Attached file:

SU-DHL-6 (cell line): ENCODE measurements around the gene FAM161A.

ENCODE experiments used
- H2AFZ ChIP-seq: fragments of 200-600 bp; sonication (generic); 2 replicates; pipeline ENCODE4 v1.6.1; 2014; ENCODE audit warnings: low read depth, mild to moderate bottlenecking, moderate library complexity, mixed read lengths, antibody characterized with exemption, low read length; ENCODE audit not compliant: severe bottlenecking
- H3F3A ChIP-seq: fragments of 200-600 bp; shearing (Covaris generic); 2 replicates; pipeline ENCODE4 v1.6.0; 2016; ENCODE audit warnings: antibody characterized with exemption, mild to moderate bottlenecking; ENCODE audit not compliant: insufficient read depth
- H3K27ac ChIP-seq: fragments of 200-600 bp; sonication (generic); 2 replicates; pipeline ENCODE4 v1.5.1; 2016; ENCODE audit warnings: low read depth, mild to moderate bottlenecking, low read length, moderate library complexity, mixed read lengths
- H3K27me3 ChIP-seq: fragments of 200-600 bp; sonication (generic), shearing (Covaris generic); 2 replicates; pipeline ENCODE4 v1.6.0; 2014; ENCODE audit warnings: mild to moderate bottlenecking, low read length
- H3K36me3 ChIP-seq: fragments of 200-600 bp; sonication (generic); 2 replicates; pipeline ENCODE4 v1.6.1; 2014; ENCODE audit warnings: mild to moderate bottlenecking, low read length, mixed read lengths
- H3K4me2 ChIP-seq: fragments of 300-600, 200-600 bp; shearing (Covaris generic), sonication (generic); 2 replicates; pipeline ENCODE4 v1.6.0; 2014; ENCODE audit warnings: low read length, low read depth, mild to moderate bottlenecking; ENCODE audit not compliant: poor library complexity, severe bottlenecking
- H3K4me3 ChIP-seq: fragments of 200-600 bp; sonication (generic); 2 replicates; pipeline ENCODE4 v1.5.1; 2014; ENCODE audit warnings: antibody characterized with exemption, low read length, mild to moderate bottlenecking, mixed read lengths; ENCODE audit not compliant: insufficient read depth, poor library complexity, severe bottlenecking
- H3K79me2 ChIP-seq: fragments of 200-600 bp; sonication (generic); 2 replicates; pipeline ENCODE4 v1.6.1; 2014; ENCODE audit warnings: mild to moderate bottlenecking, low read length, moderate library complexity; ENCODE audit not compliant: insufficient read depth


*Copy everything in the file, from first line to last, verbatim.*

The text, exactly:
SU-DHL-6 (cell line): ENCODE measurements around the gene FAM161A.

ENCODE experiments used
- H2AFZ ChIP-seq: fragments of 200-600 bp; sonication (generic); 2 replicates; pipeline ENCODE4 v1.6.1; 2014; ENCODE audit warnings: low read depth, mild to moderate bottlenecking, moderate library complexity, mixed read lengths, antibody characterized with exemption, low read length; ENCODE audit not compliant: severe bottlenecking
- H3F3A ChIP-seq: fragments of 200-600 bp; shearing (Covaris generic); 2 replicates; pipeline ENCODE4 v1.6.0; 2016; ENCODE audit warnings: antibody characterized with exemption, mild to moderate bottlenecking; ENCODE audit not compliant: insufficient read depth
- H3K27ac ChIP-seq: fragments of 200-600 bp; sonication (generic); 2 replicates; pipeline ENCODE4 v1.5.1; 2016; ENCODE audit warnings: low read depth, mild to moderate bottlenecking, low read length, moderate library complexity, mixed read lengths
- H3K27me3 ChIP-seq: fragments of 200-600 bp; sonication (generic), shearing (Covaris generic); 2 replicates; pipeline ENCODE4 v1.6.0; 2014; ENCODE audit warnings: mild to moderate bottlenecking, low read length
- H3K36me3 ChIP-seq: fragments of 200-600 bp; sonication (generic); 2 replicates; pipeline ENCODE4 v1.6.1; 2014; ENCODE audit warnings: mild to moderate bottlenecking, low read length, mixed read lengths
- H3K4me2 ChIP-seq: fragments of 300-600, 200-600 bp; shearing (Covaris generic), sonication (generic); 2 replicates; pipeline ENCODE4 v1.6.0; 2014; ENCODE audit warnings: low read length, low read depth, mild to moderate bottlenecking; ENCODE audit not compliant: poor library complexity, severe bottlenecking
- H3K4me3 ChIP-seq: fragments of 200-600 bp; sonication (generic); 2 replicates; pipeline ENCODE4 v1.5.1; 2014; ENCODE audit warnings: antibody characterized with exemption, low read length, mild to moderate bottlenecking, mixed read lengths; ENCODE audit not compliant: insufficient read depth, poor library complexity, severe bottlenecking
- H3K79me2 ChIP-seq: fragments of 200-600 bp; sonication (generic); 2 replicates; pipeline ENCODE4 v1.6.1; 2014; ENCODE audit warnings: mild to moderate bottlenecking, low read length, moderate library complexity; ENCODE audit not compliant: insufficient read depth